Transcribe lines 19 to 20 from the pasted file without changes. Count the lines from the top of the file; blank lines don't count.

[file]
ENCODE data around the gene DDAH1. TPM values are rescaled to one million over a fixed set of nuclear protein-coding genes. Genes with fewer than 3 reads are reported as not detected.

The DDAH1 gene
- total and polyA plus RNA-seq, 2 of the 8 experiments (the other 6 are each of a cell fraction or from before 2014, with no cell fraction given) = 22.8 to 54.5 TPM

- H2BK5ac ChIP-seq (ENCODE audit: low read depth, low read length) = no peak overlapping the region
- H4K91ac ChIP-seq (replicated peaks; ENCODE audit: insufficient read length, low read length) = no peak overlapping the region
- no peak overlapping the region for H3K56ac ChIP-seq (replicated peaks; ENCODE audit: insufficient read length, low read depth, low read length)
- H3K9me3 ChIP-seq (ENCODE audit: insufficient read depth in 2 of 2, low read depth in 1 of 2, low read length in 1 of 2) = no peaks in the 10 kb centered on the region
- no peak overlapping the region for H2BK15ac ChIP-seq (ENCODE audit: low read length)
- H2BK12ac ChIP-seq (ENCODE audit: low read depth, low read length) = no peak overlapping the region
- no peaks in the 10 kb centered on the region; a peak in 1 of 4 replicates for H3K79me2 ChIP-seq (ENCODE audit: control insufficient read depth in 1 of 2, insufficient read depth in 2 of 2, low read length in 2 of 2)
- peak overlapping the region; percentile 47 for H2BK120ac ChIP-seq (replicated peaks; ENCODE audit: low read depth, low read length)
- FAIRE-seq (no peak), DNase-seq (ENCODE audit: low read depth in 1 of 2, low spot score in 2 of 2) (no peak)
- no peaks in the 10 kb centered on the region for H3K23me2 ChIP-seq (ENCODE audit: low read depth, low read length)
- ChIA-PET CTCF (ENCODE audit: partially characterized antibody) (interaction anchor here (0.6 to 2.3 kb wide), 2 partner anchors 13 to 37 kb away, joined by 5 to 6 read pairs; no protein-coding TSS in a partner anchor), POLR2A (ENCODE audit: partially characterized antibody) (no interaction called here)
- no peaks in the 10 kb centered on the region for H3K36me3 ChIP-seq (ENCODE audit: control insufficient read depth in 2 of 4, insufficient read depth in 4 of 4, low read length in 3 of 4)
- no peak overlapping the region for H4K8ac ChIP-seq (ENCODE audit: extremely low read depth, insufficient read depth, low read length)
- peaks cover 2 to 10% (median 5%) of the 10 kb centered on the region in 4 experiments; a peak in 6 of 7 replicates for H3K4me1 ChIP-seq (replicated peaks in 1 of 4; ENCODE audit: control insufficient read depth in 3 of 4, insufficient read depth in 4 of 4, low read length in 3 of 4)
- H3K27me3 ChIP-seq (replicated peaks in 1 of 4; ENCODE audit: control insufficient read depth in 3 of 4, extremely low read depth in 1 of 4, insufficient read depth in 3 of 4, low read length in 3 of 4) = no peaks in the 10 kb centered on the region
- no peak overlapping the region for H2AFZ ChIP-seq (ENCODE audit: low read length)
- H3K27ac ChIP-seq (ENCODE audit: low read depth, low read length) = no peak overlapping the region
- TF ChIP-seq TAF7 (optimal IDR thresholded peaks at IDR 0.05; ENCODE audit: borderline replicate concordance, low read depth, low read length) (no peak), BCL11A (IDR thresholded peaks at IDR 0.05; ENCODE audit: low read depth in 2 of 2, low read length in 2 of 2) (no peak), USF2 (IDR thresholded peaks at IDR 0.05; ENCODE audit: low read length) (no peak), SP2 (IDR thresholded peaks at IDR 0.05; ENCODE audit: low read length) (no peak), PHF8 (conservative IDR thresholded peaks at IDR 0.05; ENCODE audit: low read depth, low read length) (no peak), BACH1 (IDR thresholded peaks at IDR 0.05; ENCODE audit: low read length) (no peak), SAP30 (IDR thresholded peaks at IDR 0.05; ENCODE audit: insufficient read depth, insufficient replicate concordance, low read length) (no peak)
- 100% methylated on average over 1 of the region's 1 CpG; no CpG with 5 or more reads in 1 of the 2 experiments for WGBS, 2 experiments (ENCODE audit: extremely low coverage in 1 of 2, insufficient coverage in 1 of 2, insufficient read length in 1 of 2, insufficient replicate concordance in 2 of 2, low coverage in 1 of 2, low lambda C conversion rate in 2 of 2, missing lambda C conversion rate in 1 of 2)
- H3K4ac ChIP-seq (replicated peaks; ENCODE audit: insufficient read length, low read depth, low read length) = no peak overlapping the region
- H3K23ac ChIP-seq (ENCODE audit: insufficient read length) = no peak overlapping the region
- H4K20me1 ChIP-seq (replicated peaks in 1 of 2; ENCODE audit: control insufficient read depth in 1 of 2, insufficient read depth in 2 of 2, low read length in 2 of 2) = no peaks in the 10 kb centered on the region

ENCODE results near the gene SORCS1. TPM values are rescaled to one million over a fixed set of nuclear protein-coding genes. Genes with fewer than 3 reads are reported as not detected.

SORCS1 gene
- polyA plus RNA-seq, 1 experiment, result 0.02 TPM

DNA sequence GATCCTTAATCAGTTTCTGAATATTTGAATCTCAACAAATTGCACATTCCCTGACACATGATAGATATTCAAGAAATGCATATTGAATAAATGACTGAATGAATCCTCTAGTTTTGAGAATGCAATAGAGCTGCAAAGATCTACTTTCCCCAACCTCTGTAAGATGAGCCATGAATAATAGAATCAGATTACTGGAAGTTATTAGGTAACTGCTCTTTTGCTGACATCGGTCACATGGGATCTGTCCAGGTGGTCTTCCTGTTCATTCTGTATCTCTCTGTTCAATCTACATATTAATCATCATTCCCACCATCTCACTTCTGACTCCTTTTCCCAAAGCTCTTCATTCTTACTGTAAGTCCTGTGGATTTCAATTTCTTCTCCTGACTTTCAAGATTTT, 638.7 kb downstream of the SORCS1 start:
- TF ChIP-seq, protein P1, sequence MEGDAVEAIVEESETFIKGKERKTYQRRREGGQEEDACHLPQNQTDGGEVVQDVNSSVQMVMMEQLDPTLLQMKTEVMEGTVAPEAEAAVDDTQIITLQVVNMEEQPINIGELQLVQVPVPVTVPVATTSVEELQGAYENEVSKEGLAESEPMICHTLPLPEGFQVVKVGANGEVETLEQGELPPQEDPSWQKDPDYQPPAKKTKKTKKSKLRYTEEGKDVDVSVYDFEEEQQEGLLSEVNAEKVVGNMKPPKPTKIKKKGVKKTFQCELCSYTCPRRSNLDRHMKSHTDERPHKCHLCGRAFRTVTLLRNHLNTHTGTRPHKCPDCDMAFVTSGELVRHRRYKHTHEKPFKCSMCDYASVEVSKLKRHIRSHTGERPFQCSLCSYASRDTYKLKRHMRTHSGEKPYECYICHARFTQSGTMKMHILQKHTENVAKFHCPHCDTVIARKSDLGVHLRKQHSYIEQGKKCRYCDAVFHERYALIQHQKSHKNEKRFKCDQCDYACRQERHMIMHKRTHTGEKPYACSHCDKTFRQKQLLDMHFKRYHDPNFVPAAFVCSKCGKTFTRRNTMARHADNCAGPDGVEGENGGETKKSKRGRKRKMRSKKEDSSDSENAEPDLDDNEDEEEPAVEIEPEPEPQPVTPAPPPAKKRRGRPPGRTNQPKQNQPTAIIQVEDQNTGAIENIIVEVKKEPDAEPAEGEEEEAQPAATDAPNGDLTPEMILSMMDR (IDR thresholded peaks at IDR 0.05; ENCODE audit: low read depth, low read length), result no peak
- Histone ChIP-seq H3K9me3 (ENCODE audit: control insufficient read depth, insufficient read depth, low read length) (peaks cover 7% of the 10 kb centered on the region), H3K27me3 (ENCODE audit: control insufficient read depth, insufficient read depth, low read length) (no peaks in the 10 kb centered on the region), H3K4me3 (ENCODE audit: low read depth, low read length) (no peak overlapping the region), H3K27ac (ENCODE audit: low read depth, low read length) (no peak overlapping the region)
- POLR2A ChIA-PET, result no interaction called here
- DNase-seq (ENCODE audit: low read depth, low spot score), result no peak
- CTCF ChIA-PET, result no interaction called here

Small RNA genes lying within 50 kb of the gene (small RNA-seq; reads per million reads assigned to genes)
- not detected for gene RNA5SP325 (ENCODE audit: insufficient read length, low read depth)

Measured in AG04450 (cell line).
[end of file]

- no peak overlapping the region for H2AFZ ChIP-seq (ENCODE audit: low read length)
- H3K27ac ChIP-seq (ENCODE audit: low read depth, low read length) = no peak overlapping the region